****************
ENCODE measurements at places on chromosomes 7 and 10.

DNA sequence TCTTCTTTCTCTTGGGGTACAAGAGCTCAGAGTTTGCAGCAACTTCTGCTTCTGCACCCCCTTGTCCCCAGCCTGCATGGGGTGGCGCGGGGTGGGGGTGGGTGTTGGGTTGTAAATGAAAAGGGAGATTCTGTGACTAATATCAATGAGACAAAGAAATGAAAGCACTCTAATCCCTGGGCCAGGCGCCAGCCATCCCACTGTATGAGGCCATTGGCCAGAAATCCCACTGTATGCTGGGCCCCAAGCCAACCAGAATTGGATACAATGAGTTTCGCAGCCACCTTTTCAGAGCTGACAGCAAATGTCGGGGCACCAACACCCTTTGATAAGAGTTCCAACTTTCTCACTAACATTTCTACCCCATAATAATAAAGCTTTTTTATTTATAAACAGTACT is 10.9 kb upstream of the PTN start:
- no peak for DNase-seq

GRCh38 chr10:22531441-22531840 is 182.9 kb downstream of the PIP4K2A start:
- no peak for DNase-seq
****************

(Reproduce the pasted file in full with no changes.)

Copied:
ENCODE measurements at places on chromosomes 7 and 10.

DNA sequence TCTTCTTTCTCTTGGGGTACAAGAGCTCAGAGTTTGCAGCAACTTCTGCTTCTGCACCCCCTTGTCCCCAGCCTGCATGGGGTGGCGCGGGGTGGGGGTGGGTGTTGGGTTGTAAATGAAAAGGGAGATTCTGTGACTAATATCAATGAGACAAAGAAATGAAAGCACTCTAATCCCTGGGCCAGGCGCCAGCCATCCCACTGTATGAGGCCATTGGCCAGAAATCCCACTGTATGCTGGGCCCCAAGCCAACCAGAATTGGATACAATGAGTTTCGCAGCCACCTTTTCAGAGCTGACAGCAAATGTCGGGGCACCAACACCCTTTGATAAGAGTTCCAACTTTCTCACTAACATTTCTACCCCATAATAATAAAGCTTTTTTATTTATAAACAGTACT is 10.9 kb upstream of the PTN start:
- no peak for DNase-seq

GRCh38 chr10:22531441-22531840 is 182.9 kb downstream of the PIP4K2A start:
- no peak for DNase-seq